Sadie graduated from the University of Texas at Dallas with an MS in International Management and received her BA in Anthropology with Honors from Eckerd College.  Sadie’s collective research to spotlight critical zero to three issues has been published in the Texas Tribune, ZERO TO THREE Journal, and Infant Mental Health Journal.

 

Candidate III – Karen Howard, JD

Karen Howard, JD, is the Founding Partner of Crossover Partners, LLC. She has decades of experience in early childhood policy.  She was previously a policy director at the Alliance for Early Success where she led a portfolio of state and national partnerships and investments focused on home visiting, child welfare, family economic stability, and racially-equitable policies for young children and their families.

Prior to joining the Alliance for Early Success, Karen worked as the Vice President of Early Childhood Policy at First Focus on Children, where she led the organization’s work in cross-cutting policy initiatives that impact the early health, development, and well-being of children, with specific emphasis on children experiencing racial and ethnic disparities. With more than 20 years of experience in the legal, policy, and advocacy arenas, Karen has served as the Director of Policy for the Nurse-Family Partnership, a leading evidence-based home visiting program, and as legislative counsel in the office of Senator Ken Salazar (D-CO) where she focused on health and education policy. Karen was instrumental in helping to create and enact the Maternal, Infant, and Early Childhood Home Visiting Program (MIECHV), which is a $1.5 billion grant program supporting the implementation and expansion of evidence-based and promising home-visiting programs nationally to improve the early health and development of pregnant women, children, and families living in poverty.

Earlier in her career, Karen served as Deputy Attorney General in the Colorado Office of Attorney General, where she supervised attorneys practicing employment and regulatory law and worked on higher education policy issues, including affirmative action in higher education. Karen previously practiced product liability and employment law at private law firms in Pennsylvania, New Jersey, and Colorado, and is the past Treasurer of the Sam Cary Bar Association and a past member of the Colorado Attorney Regulation Committee. Karen currently sits on the board of directors for Nurse-Family Partnership and Bright Beginnings, Inc.

Karen holds a Bachelor of Arts in Political Science from the State University of New York at Albany and a Juris Doctor from Georgetown University Law Center.

 

Candidate IV – Ann Linehan, M.Ed (Falls Church, VA)               

Ann Linehan, M.Ed, recently retired from her position as the Deputy Director of the Office of Head Start (OHS).  Ann served as Deputy Director since 2011 and prior to the Deputy position, she held senior management positions in OHS for 15 years overseeing the Divisions of Program Development, Quality Assurance, and Program Operations.  Ann’s leadership has been instrumental in improving program performance and increasing federal and local accountability.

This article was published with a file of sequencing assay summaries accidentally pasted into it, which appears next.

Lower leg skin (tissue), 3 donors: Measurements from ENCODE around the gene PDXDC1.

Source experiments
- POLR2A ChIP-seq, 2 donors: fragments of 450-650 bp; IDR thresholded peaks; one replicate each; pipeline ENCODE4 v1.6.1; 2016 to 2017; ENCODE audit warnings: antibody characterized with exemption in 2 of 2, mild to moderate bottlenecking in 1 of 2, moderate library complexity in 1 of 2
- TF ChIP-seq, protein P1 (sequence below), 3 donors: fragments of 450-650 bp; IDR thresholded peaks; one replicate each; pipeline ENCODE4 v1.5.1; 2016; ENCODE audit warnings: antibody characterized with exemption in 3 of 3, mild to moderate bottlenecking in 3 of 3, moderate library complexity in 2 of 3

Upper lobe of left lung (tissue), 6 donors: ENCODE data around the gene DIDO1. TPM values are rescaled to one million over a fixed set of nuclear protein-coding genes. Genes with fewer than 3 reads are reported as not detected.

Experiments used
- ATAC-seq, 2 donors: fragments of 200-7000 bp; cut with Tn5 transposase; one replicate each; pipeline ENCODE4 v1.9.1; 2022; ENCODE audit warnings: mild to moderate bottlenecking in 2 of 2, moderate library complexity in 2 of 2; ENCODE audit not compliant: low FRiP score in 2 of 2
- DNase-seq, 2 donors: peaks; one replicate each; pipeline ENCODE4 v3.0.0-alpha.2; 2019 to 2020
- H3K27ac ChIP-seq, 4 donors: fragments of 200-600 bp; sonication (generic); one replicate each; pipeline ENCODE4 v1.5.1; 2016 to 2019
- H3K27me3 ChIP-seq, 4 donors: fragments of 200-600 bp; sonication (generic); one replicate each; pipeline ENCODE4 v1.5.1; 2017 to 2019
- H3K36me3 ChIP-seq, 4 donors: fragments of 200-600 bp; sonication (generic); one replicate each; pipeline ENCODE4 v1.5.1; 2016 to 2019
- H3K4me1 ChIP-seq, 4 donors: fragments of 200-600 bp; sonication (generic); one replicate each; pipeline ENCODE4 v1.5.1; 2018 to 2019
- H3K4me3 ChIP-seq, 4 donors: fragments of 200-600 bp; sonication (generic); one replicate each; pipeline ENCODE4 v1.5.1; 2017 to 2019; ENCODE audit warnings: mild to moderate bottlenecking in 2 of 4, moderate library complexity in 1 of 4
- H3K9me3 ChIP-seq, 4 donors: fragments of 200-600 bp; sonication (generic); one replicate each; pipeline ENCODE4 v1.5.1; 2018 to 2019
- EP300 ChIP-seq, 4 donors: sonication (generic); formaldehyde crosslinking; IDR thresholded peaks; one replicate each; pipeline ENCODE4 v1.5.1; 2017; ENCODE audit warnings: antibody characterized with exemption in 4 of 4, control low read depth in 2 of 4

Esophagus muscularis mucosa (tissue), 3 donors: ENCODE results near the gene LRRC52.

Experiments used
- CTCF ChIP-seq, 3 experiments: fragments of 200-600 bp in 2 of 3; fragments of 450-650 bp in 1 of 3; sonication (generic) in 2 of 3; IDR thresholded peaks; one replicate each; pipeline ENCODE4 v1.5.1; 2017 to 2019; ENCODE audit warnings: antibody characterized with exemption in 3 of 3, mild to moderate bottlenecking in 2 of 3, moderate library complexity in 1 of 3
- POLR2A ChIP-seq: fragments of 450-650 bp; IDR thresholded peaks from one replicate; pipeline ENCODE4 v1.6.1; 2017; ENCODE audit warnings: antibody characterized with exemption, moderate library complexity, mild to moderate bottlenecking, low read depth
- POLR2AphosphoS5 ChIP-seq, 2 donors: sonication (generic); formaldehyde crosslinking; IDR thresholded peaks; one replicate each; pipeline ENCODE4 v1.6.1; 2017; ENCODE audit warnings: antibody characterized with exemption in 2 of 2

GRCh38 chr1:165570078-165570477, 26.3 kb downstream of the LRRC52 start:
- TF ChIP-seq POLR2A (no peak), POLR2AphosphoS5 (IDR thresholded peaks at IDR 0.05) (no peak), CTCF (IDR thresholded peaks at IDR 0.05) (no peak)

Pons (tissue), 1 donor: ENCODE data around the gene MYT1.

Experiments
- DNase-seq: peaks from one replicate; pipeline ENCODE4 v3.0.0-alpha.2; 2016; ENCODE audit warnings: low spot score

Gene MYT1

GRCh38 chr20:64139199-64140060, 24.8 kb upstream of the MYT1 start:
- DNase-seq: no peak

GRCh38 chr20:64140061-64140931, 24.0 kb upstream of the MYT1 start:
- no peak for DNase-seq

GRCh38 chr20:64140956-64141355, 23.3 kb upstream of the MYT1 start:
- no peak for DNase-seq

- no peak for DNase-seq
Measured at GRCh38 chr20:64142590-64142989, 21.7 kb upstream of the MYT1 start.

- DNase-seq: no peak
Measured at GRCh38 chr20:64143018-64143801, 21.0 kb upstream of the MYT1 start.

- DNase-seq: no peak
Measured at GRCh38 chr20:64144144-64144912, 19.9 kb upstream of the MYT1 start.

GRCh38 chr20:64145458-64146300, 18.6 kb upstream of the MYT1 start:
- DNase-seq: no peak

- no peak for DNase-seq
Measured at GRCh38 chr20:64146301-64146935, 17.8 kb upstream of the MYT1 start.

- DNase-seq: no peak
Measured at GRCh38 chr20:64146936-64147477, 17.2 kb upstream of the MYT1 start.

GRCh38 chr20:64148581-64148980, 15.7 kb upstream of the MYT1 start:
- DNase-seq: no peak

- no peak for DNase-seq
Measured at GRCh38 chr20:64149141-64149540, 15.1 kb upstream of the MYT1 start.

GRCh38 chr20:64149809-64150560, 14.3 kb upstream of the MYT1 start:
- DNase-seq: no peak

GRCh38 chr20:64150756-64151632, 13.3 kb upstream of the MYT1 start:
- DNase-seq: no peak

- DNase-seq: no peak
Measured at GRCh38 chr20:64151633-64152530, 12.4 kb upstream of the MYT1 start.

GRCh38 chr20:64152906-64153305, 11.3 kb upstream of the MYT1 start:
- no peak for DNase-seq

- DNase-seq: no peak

Ann began her federal career in 1992 in Region I as the Head Start Regional Program Manager responsible for Head Start programs in New England.

Before joining the federal government, she was the Executive Director of a non-profit agency for nearly a decade that provided Head Start and child care services in eight communities in Massachusetts.

Ann began her career as a special needs teacher for medically fragile children.

She holds a BS in Sociology and Psychology and a Master’s in Education from Boston State University (now known as the University of Massachusetts, Boston).

 

Candidate V – Adrián A. Pedroza, MBA (Albuquerque, NM)      

Adrián A. Pedroza, MBA, serves as the National Executive Director for Abriendo Puertas/Opening Doors – the nation’s first evidence-based comprehensive training program developed by and for Latino parents with children ages 0-5. Prior to Abriendo Puertas, he dedicated ten years of his career as the Executive Director and Social Enterprise Director at the Partnership for Community Action (PCA), a community-based organization in New Mexico that works to build strong, healthy communities by investing in the leadership of people and families. Adrián developed a sustainable path for PCA by focusing his time on building a social enterprise model for the organization.

Earlier in his career, Adrián worked with the University of New Mexico High School Equivalency and College Assistance Migrant Programs, which provide educational opportunities to migrant and seasonal farmworkers and their families. In addition, Adrián worked for former U.S. Senator Jeff Bingaman in New Mexico. Under Governor Bill Richardson, Adrián was appointed to the inaugural Hispanic Education Advisory Council. In 2011, President Barack Obama appointed Adrián as a Commissioner to the President’s Advisory Commission on Educational Excellence for Hispanics, where for six years he focused his service on increasing national attention and resources to the issue of early childhood education. Adrián sits on non-profit boards including Explora Children’s Museum and the Rio Grande Community Development Corporation.